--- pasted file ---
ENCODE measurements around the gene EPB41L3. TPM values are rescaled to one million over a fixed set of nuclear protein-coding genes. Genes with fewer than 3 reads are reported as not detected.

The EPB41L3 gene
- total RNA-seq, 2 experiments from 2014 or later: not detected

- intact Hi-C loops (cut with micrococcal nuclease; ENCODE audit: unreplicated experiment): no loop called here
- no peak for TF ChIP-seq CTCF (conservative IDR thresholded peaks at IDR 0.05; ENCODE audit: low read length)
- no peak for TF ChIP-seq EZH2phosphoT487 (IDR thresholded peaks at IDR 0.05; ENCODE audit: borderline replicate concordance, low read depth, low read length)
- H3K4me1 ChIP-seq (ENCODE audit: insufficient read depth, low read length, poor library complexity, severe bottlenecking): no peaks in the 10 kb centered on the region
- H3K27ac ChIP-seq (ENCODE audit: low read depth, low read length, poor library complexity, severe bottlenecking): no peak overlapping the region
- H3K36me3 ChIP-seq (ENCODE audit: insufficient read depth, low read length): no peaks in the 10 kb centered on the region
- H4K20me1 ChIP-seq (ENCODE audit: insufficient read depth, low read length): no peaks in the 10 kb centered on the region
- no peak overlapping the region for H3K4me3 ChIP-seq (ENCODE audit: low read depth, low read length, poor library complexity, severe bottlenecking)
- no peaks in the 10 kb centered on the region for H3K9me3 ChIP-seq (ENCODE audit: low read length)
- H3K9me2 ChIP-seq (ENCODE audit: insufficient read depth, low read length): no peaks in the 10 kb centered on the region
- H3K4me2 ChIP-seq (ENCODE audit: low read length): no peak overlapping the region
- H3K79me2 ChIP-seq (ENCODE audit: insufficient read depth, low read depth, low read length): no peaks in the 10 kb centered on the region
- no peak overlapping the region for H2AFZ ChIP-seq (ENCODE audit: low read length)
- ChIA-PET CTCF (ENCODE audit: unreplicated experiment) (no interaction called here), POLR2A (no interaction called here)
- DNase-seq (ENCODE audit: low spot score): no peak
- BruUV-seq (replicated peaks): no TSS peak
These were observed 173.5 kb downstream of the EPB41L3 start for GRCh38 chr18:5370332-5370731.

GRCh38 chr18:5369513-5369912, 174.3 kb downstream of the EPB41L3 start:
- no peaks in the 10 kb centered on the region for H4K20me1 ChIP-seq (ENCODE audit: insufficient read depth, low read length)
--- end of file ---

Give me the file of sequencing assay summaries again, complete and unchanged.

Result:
ENCODE measurements around the gene EPB41L3. TPM values are rescaled to one million over a fixed set of nuclear protein-coding genes. Genes with fewer than 3 reads are reported as not detected.

The EPB41L3 gene
- total RNA-seq, 2 experiments from 2014 or later: not detected

- intact Hi-C loops (cut with micrococcal nuclease; ENCODE audit: unreplicated experiment): no loop called here
- no peak for TF ChIP-seq CTCF (conservative IDR thresholded peaks at IDR 0.05; ENCODE audit: low read length)
- no peak for TF ChIP-seq EZH2phosphoT487 (IDR thresholded peaks at IDR 0.05; ENCODE audit: borderline replicate concordance, low read depth, low read length)
- H3K4me1 ChIP-seq (ENCODE audit: insufficient read depth, low read length, poor library complexity, severe bottlenecking): no peaks in the 10 kb centered on the region
- H3K27ac ChIP-seq (ENCODE audit: low read depth, low read length, poor library complexity, severe bottlenecking): no peak overlapping the region
- H3K36me3 ChIP-seq (ENCODE audit: insufficient read depth, low read length): no peaks in the 10 kb centered on the region
- H4K20me1 ChIP-seq (ENCODE audit: insufficient read depth, low read length): no peaks in the 10 kb centered on the region
- no peak overlapping the region for H3K4me3 ChIP-seq (ENCODE audit: low read depth, low read length, poor library complexity, severe bottlenecking)
- no peaks in the 10 kb centered on the region for H3K9me3 ChIP-seq (ENCODE audit: low read length)
- H3K9me2 ChIP-seq (ENCODE audit: insufficient read depth, low read length): no peaks in the 10 kb centered on the region
- H3K4me2 ChIP-seq (ENCODE audit: low read length): no peak overlapping the region
- H3K79me2 ChIP-seq (ENCODE audit: insufficient read depth, low read depth, low read length): no peaks in the 10 kb centered on the region
- no peak overlapping the region for H2AFZ ChIP-seq (ENCODE audit: low read length)
- ChIA-PET CTCF (ENCODE audit: unreplicated experiment) (no interaction called here), POLR2A (no interaction called here)
- DNase-seq (ENCODE audit: low spot score): no peak
- BruUV-seq (replicated peaks): no TSS peak
These were observed 173.5 kb downstream of the EPB41L3 start for GRCh38 chr18:5370332-5370731.

GRCh38 chr18:5369513-5369912, 174.3 kb downstream of the EPB41L3 start:
- no peaks in the 10 kb centered on the region for H4K20me1 ChIP-seq (ENCODE audit: insufficient read depth, low read length)